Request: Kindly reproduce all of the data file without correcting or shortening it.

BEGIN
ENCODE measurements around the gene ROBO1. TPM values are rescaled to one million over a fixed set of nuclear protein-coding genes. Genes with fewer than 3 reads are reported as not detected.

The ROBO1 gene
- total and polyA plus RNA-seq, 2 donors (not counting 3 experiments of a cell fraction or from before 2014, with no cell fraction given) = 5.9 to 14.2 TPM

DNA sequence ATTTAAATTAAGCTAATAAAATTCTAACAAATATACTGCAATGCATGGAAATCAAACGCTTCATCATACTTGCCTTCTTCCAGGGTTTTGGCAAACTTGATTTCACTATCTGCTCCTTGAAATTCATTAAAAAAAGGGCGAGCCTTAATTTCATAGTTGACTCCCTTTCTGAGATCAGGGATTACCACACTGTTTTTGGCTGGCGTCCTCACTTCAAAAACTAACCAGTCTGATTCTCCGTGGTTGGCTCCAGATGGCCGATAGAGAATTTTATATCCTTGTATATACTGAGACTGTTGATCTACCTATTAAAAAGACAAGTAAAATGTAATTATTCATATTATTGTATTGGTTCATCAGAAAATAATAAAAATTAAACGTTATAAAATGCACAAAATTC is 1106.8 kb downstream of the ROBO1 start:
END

ENCODE measurements around the gene ROBO1. TPM values are rescaled to one million over a fixed set of nuclear protein-coding genes. Genes with fewer than 3 reads are reported as not detected.

The ROBO1 gene
- total and polyA plus RNA-seq, 2 donors (not counting 3 experiments of a cell fraction or from before 2014, with no cell fraction given) = 5.9 to 14.2 TPM

DNA sequence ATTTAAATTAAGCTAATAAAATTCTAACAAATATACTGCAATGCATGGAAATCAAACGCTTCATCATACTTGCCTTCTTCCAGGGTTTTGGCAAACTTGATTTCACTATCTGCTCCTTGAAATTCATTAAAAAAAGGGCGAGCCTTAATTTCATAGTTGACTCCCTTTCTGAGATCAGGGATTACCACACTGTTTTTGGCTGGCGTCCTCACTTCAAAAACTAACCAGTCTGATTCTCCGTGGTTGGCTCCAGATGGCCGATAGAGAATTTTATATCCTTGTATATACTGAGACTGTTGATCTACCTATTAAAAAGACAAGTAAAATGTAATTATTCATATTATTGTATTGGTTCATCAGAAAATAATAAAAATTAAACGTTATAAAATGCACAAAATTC is 1106.8 kb downstream of the ROBO1 start: